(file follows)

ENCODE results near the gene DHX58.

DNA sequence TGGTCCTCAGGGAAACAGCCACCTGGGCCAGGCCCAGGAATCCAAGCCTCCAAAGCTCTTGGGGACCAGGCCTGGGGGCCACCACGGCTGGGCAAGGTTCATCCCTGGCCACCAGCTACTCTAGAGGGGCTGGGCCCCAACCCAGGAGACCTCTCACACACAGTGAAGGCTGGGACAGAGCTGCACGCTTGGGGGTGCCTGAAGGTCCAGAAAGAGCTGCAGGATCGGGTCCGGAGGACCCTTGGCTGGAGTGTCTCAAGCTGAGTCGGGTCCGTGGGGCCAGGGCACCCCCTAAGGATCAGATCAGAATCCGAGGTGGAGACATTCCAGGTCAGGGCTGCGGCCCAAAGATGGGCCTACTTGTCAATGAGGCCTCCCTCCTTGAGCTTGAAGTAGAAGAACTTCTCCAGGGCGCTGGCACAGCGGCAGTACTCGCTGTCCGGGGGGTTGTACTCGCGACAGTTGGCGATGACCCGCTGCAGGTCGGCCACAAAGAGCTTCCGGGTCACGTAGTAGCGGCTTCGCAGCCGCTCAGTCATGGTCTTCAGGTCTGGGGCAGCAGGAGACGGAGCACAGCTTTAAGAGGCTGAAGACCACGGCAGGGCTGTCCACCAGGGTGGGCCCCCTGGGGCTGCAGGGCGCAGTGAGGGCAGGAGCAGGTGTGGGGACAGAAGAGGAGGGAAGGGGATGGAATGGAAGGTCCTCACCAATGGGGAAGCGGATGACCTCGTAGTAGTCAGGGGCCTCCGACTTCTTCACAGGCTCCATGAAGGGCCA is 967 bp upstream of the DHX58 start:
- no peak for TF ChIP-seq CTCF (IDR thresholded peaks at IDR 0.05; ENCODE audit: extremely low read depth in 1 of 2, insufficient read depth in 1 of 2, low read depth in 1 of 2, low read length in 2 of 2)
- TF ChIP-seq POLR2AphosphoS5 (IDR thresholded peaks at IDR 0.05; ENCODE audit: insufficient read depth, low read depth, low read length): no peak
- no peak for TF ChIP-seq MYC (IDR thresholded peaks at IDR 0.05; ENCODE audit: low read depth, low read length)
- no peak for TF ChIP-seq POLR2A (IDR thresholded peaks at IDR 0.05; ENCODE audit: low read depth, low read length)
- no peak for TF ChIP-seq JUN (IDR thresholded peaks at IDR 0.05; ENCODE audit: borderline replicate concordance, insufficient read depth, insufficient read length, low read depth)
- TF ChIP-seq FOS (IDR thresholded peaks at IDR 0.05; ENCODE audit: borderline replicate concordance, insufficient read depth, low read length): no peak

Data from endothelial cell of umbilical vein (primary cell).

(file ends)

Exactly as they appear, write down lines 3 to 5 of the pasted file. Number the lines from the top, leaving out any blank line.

- no peak for TF ChIP-seq CTCF (IDR thresholded peaks at IDR 0.05; ENCODE audit: extremely low read depth in 1 of 2, insufficient read depth in 1 of 2, low read depth in 1 of 2, low read length in 2 of 2)
- TF ChIP-seq POLR2AphosphoS5 (IDR thresholded peaks at IDR 0.05; ENCODE audit: insufficient read depth, low read depth, low read length): no peak
- no peak for TF ChIP-seq MYC (IDR thresholded peaks at IDR 0.05; ENCODE audit: low read depth, low read length)